Book of Booth Amy and Richard Wallman
Illustration by Greg Betza

The Book of Booth: Amy and Richard Wallman

The couple’s $75 million gift to Chicago Booth is the second largest in the school’s history. But for the Wallmans, it’s the latest in more than 40 years of giving to Booth.

In the fall of 1973, a first-year MBA student was moving her things into the graduate-school dorm at the University of Chicago. Second-year MBA students lingered about, some attempting to sell refrigerators and hot plates left by people who had graduated the year before.

One of those second-year students was Richard Wallman, who stopped to help the new resident carry her belongings. The two became friends, and three years later, Amy and Richard married.

Over the past 40 years, the Wallmans have enjoyed successful careers in business. Amy began her career at EY, retiring as an audit partner in 2001. Most recently, she was director at Cincinnati-based health-care company Omnicare from 2004 to 2015. Richard began his career at Ford Motor Company and served in senior financial positions at Honeywell International and its predecessor AlliedSignal, as well as at IBM and Chrysler.

In October, the two made a $75 million gift to Booth. In recognition of the gift, Booth renamed its academic high honors distinction after the Wallmans. Their generosity builds upon their legacy of supporting students and faculty.

What impact do you want this gift to have on the Booth community?

Richard: We’ve helped fund scholarships at many schools, and we’ve had 58 recipients to date. It’s interesting when we talk to them. Almost all say they couldn’t have attended school without the scholarship.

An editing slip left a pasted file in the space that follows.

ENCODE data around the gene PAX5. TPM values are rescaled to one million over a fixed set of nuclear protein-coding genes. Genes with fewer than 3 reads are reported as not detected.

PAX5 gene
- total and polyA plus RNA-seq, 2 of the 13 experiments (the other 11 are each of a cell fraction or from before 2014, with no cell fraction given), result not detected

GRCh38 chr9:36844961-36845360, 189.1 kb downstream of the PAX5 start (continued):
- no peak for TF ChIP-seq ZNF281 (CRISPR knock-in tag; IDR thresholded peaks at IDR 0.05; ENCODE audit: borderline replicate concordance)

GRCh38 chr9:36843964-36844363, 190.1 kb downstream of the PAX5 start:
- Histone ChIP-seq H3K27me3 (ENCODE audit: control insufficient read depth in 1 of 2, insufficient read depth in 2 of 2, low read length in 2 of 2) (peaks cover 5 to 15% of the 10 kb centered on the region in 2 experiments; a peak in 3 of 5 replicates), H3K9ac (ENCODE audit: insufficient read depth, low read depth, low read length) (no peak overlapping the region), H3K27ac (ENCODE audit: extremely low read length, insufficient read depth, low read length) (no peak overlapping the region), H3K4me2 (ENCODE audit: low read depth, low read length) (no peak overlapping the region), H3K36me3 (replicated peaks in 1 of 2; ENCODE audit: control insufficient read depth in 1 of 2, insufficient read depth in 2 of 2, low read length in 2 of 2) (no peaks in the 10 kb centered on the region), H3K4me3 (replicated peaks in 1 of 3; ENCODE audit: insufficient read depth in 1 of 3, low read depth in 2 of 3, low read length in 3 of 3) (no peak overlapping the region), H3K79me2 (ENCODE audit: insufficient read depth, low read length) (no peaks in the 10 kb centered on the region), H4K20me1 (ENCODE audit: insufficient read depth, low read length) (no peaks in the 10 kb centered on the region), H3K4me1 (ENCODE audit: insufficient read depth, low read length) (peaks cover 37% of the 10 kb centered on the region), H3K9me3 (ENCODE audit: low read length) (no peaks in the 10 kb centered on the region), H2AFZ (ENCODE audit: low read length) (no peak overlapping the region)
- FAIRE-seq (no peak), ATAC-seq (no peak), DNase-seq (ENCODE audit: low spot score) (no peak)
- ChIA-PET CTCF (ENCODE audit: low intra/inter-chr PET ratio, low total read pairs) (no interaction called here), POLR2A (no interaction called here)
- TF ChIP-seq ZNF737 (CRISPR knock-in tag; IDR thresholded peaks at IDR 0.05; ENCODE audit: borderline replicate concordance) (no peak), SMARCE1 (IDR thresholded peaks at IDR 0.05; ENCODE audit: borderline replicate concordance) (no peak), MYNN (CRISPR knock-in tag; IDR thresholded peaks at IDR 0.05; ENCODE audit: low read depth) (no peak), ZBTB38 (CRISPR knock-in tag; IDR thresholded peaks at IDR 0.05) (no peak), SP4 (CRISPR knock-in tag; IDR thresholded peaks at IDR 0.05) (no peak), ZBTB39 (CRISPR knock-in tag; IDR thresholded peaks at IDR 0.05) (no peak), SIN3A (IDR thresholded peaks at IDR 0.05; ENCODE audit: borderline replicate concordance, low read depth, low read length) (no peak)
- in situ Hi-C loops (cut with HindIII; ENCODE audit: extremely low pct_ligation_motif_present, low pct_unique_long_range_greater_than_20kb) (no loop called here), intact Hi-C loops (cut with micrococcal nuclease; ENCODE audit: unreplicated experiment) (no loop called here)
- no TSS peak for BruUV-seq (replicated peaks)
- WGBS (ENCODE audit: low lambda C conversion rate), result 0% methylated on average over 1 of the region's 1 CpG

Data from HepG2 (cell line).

So, when you give, you’re helping to start someone on a road to achieve his or her objectives. And that’s what we hope happens with this gift. We hope that it helps a lot of people achieve their goals. Then, when they’re successful, they can do something charitable
in return.

This is not your first gift to Booth. You’ve committed more than $79 million to the school since 1976, including this most recent gift. What’s kept you engaged with Booth for more than 40 years?

Amy: When I was a student here, I got a small scholarship and I appreciated it. We believe in education, and providing education is an ongoing endeavor. The more people can experience it, the better off the community is.

Why do you think it’s important for Booth alumni to remain engaged with their alma mater? 

Richard: Chicago has impacted the lives of alumni in many positive ways, and that’s the reason to stay connected. Doing something for the school is good because the school was helpful to you. It helped you achieve your objectives.

Amy: You want the institution to thrive because you got your degree there. Even though I’m not applying for jobs at this point, it still means something to me to say, “I went to the University of Chicago Booth School of Business.”

Everyone’s desire to give to his or her alma mater comes from a different place. Where did your desire to make this $75 million gift come from?

Richard: For me, it was the reputation of the school. The University of Chicago gave me so much confidence. I want to help the school maintain its great reputation.

Amy: We had great professors. A lot of them didn’t stay. Yet the institution is still there, and it continues to get stronger. So you want to keep perpetuating that growth because it’s the place where your degree came from.

Who were some professors you had as students who made an impact on you?

Amy: For Statistics, Harry Roberts. I also really enjoyed Clyde Stickney for Advanced Accounting. You wanted to succeed because you wanted to try and reach his level of academics. He was a superb accounting professor.

Richard: I had Art Laffer, and he made learning fun. The classes were entertainment.

Amy: You took Art Laffer because his class was pass-fail. [Laughs.]

What’s next for you?

Richard: We like the fact that we’ll be coming to every graduation.

Amy: Yes, we will get to meet all of the Wallman Scholars. That is exciting for us.

—By Brent White